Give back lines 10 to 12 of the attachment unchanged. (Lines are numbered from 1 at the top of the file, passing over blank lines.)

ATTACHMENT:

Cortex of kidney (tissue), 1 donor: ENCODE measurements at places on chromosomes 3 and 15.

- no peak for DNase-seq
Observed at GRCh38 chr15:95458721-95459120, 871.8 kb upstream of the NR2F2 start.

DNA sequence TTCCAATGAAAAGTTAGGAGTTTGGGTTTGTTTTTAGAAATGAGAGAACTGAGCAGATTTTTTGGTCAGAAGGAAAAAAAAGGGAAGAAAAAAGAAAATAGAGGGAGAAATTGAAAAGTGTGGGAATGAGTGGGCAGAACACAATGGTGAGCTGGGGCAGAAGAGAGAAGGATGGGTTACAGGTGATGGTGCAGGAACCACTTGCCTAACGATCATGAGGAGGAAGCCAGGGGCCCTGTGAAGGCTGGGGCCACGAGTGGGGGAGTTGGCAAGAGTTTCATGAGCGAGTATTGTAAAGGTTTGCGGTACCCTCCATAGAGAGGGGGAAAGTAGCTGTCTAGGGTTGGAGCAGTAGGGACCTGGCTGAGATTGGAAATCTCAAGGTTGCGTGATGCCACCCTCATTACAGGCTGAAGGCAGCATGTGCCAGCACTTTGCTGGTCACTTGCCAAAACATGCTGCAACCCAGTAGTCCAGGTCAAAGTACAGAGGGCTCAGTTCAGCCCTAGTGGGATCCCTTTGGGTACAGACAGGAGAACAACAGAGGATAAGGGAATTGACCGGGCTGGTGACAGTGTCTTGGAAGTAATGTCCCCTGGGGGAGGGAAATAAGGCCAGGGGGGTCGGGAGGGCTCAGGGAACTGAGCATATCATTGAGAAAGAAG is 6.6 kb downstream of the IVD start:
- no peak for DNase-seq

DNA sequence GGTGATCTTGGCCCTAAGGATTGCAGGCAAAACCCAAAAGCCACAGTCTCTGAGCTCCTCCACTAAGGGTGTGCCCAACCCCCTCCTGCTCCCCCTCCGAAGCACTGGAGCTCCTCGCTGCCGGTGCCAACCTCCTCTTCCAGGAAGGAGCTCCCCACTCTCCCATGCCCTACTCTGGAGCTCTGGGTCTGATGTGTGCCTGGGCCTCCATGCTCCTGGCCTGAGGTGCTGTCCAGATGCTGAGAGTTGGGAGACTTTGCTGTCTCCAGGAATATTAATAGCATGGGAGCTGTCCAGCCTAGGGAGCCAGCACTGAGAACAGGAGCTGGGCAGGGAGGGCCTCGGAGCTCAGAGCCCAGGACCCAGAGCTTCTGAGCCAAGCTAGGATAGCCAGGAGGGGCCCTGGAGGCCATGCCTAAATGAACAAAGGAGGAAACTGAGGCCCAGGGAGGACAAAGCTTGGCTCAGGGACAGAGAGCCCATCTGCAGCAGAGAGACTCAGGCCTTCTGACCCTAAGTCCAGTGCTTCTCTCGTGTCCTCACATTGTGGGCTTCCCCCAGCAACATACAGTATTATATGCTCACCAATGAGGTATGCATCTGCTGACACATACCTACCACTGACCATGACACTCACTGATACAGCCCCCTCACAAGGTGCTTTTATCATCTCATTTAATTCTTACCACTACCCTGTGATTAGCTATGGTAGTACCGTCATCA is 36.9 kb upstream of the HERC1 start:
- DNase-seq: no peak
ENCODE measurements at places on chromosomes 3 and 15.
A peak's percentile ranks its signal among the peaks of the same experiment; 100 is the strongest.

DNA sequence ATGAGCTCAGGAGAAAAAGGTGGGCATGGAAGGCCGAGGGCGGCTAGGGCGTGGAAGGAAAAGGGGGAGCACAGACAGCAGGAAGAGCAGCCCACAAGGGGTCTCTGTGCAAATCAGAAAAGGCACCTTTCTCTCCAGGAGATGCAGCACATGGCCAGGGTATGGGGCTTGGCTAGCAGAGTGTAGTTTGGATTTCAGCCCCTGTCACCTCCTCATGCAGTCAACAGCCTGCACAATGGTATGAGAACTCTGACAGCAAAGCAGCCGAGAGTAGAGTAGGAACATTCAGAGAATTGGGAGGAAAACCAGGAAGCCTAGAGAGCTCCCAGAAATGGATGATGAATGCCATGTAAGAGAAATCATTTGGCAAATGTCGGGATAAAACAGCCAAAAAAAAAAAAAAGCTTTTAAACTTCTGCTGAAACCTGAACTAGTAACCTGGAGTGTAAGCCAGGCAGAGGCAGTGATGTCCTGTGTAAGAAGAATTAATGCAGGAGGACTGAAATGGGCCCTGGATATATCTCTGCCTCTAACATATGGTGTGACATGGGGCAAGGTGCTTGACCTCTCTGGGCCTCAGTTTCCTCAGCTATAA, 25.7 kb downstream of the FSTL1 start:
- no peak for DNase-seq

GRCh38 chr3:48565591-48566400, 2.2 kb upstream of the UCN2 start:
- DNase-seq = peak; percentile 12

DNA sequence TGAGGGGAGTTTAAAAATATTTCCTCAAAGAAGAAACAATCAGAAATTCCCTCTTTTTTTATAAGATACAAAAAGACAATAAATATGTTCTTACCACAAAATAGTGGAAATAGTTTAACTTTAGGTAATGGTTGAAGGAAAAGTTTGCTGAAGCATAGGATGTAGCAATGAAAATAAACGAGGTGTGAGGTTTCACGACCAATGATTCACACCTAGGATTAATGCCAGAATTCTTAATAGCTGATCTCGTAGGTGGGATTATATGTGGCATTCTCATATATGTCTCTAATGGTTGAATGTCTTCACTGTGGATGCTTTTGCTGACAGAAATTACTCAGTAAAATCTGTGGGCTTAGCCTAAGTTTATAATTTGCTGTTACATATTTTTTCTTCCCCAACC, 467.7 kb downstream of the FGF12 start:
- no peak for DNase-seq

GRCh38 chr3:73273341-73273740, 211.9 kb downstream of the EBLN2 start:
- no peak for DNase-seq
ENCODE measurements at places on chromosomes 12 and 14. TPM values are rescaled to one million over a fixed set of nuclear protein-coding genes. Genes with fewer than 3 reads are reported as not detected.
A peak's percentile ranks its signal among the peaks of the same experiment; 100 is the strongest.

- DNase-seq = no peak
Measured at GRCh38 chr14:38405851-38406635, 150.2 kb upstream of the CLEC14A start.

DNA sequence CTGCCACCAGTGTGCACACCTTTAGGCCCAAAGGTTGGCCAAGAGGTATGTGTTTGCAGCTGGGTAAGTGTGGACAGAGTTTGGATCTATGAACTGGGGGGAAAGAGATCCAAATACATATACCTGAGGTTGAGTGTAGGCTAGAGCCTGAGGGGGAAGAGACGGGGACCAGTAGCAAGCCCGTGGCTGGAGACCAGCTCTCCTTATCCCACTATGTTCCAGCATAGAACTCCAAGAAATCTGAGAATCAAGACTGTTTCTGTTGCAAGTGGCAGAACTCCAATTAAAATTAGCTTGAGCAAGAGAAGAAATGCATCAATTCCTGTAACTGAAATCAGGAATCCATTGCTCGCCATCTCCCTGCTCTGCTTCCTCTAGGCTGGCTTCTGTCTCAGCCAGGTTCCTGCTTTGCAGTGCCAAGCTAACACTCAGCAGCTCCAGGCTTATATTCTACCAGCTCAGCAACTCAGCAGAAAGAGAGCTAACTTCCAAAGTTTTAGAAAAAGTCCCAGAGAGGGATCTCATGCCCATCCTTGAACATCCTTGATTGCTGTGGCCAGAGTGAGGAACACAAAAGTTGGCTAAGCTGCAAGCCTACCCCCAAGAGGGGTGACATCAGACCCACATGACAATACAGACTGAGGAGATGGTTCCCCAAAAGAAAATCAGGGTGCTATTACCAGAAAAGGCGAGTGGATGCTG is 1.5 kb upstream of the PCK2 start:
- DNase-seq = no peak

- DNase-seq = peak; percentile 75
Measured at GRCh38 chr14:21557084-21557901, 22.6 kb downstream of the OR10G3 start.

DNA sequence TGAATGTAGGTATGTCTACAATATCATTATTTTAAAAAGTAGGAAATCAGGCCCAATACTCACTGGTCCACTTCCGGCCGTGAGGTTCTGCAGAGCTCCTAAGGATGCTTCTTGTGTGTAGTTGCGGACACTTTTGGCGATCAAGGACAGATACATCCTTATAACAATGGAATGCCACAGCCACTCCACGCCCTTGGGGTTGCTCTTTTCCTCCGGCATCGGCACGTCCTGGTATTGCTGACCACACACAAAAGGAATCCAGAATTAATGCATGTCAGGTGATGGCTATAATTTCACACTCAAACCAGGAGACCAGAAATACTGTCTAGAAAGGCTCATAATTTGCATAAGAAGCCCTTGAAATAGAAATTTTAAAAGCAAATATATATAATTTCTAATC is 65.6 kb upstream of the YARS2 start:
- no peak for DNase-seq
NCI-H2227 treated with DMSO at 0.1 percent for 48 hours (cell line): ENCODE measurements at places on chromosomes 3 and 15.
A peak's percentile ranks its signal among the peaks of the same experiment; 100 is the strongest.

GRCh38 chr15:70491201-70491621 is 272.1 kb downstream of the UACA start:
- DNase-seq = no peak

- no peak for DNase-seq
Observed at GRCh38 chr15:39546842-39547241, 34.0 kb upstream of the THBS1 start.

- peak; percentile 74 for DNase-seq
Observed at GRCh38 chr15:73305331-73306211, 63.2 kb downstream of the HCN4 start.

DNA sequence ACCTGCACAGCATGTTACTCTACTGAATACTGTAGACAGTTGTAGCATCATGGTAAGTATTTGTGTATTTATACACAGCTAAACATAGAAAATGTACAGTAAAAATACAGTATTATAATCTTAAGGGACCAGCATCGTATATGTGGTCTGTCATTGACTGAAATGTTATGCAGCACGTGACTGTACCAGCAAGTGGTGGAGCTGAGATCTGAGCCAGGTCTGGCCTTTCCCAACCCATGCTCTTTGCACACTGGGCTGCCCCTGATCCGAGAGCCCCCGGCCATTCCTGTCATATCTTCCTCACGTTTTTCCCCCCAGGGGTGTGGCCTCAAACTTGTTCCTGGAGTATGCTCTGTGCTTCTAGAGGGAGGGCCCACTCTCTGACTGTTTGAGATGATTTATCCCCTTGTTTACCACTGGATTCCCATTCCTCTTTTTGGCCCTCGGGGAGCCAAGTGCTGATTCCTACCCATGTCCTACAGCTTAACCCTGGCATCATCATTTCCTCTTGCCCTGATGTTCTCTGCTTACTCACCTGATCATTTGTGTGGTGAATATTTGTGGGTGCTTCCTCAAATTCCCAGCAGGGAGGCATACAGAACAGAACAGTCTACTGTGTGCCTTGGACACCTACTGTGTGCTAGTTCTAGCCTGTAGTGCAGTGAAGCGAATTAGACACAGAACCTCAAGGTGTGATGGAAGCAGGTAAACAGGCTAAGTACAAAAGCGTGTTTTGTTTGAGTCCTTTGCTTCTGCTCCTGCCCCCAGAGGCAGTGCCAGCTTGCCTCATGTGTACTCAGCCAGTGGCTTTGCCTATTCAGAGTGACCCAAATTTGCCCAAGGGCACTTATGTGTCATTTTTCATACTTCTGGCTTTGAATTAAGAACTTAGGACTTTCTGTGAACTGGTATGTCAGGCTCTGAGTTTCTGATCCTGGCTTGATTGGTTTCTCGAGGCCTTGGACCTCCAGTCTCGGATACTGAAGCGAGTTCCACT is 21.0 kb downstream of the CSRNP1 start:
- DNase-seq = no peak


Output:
DNA sequence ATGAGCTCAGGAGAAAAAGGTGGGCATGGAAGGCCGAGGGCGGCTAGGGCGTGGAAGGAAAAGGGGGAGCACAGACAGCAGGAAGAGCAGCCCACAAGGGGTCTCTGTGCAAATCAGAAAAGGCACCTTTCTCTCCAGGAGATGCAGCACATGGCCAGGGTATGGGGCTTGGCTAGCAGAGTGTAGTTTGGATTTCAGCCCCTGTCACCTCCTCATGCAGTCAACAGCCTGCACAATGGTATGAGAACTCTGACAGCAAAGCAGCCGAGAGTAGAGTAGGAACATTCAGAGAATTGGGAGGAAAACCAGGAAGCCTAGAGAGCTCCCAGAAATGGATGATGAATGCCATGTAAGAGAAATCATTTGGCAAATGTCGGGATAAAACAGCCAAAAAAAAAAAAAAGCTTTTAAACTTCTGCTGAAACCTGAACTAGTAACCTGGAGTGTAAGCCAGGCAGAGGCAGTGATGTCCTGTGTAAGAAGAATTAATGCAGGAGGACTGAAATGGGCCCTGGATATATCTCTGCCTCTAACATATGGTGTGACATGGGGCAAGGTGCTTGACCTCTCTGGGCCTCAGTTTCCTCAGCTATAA, 25.7 kb downstream of the FSTL1 start:
- no peak for DNase-seq

GRCh38 chr3:48565591-48566400, 2.2 kb upstream of the UCN2 start: